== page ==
Customer Reviews

Most Helpful Customer Reviews

6 of 6 people found the following review helpful By Janeifer Drew on June 27, 2005
Format: Paperback
Since my name is Jane, I could not resist buying this book when I saw it. It lived up to my expectations and Jane Prentice is very worthy of the name Jane.

When Lady Jane Prentice at 14 arrives in America from England, she is already able to take care of herself, because she had been w/o a mother since the age of 3 and her father (a penniless earl) never paid her much attention. She is met by her Uncle Robert's brother-in-law, Arthur Ainsley, and his family. Jane immediately becomes attached to "Uncle Arthur" and "Aunt Harriet". The Ainsley's son, Brandon, is romantically interested in Jane.

Jane stumbles upon the schoolmaster, Simon Cordwyn, and he invites her to join his school, because he sees in her an intelligent and inquisitve mind. People question Simon's political standing, but he maintains his neutral position in the rising rebellion.

Jane is annoyed at how everyone treats her like a child. She believes she is capable of understanding the upcoming conflict between England and America. Finally, Simon Cordwyn explains the situation in full to her. She slowly begins to sympathize with the Patriots but is still loyal to England.

Meanwhile, there is strife in Jane's family. Uncle Robert is a staunch Loyalist but Cousin Hugh is a dedicated Patriot. Jane is not allowed to even visit her cousin Hugh because of his Patriot leanings. However, she manages to meet him with the help of Simon Cordwyn.

As war breaks out, Jane finds herself torn between her family; half of which are Patriots, and the other half Loyalists. Jane tries to remain neutral, but finds it harder and harder to do so.

Jane is pursued not only by Brandon Ainsley, but the British officer Captain Flemming.
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11 of 14 people found the following review helpful By Cami Turpin on May 18, 2006
Format: Paperback
As an avid reader of young adult fiction, I was immediately drawn to this interesting and beautiful book. The writing was good, the history interesting and informative, and the characters intriguing, but I had a few concerns.

My biggest concern is that adultery is made to look understandable and sympathetic. While the female, married counterpart is held accountable and punished for her part in the affair, Simon (the hero and love interest to our heroine) needs only tell Jane he has ended it in order to recieve her forgiveness. This man is regarded as the moral compass of the entire book, and yet never once is his part in the affair discussed in any way other than part of a misunderstanding which makes Jane jealous. We don't know how far this affair has gone, but isn't a romantic relationship with a married woman something that should at least be considered a flaw in this hero's past? Shouldn't we see the morally sound and defiant Jane actually consider that maybe he isn't quite her match (especially since the affair was with her aunt, old enough to be her mother)?

This is one of the many moral contradictions I find in Jane. She talks big, but can't back it up. She is horrified to find Simon is having an adulterous affair, but really only because she is jealous. She refuses to indulge the attentions of an advantageous connection for whom she has no real feelings to those who ask it of her, but then she does it anyway because she's having a good time. In fact, she continues to indulge the attentions of her cousin Brandon as well, each time only telling the truth when it suits her. And yet the other characters continue to consider her a remarkable and moral woman.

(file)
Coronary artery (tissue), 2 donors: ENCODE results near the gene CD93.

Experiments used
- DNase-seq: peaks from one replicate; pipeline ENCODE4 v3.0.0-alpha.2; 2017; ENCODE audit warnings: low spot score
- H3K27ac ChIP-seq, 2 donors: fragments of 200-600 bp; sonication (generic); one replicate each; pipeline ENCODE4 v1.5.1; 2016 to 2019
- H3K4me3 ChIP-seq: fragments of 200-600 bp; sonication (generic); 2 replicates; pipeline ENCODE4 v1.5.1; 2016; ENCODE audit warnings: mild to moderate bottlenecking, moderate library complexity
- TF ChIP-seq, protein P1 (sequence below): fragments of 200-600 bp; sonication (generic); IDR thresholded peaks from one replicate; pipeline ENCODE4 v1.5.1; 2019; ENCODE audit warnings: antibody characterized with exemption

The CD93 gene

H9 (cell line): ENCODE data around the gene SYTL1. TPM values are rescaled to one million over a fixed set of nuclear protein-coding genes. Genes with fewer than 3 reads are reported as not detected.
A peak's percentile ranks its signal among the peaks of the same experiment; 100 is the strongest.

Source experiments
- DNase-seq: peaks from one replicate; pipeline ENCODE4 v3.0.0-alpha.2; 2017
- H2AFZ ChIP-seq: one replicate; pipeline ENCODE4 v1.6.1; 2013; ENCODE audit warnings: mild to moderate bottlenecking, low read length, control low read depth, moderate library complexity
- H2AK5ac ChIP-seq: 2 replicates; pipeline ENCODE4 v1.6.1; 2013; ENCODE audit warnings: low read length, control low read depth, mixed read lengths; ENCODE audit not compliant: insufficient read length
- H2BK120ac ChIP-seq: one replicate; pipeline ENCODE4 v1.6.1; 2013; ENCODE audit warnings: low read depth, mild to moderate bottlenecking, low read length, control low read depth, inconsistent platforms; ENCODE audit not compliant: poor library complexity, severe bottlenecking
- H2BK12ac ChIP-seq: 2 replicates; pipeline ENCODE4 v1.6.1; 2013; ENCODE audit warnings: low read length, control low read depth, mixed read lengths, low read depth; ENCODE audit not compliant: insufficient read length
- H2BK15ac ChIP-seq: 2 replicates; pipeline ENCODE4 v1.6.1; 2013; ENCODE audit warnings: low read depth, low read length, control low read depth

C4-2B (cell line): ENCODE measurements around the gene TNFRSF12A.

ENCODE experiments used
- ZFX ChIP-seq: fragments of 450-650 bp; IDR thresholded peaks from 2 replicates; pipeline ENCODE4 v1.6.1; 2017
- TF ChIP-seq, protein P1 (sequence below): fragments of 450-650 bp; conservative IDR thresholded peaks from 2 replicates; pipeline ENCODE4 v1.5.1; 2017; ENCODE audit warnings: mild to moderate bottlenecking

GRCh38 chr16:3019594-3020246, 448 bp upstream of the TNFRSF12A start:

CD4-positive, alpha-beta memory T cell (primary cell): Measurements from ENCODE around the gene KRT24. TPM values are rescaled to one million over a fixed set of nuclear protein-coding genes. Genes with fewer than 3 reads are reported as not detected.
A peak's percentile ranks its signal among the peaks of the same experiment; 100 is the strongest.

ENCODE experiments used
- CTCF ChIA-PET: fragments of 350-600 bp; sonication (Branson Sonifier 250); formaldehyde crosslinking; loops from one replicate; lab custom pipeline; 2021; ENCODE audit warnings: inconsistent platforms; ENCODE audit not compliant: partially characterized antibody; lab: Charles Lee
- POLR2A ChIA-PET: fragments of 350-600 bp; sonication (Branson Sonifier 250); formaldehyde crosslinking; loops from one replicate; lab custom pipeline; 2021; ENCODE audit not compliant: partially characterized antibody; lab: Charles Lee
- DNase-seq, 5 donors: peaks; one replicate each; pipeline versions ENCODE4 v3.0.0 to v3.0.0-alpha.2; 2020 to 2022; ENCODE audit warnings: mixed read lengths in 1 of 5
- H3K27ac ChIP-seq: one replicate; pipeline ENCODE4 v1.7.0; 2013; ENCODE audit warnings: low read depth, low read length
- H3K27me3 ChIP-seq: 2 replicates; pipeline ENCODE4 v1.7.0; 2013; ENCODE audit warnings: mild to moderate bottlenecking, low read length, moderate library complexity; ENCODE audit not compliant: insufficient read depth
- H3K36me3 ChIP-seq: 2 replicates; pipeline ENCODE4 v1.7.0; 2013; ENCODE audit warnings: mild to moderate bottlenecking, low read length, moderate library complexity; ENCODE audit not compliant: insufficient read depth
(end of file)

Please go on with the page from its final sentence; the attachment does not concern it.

The biggest problem with this is that it is written for ages 12 and up. These are adult issues.
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5 of 6 people found the following review helpful By MAB on July 22, 2003
Format: Hardcover
"Just Jane: A Daughter of England Caught in the Struggle of the American Revolution" holds the status as best Revolutionary War book, in my eyes. Finally, an author who wrote a female character as not rebelling against her female roles in society. Finally, an author who did not sugar coat what happened to torn families or captured men. Finally, an author who didn't need to end everything on a happy note. The beginning may seem slow, but once Jane matures and the war progresses, the story picks up speed, it will make you never want to put the book down. I recommend.
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1 of 1 people found the following review helpful By daughter of history on June 15, 2006
Format: Hardcover
Just Jane is a fantastic read! Not only do you learn a lot about the revolution, but you have a wonderful story to get caught up in. This book lets the reader see both sides of the war,loyalist and patriot. You end up falling in love with the patriot characters and the loyalist characters. You feel everything that Jane is feeling,the confusion,the frustration,the longing for something that may never come to be. William Lavender has given us the chance to take a tiny glimpse into the struggle that the revolution caused in a divided family. Five stars for William Lavender!
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1 of 1 people found the following review helpful By 2mnychats on December 31, 2005
Format: Hardcover Verified Purchase
I am a middle school American history teacher and have just finished reading Just Jane. I was so enthralled by the story line, that I was unable to put the book down and finished it in one day. I plan on having my class read this book as a group. It will easily reinforce some of the topics we have covered thus far this year. I highly recommend Just Jane to any middle schooler, and many adults may enjoy it as well.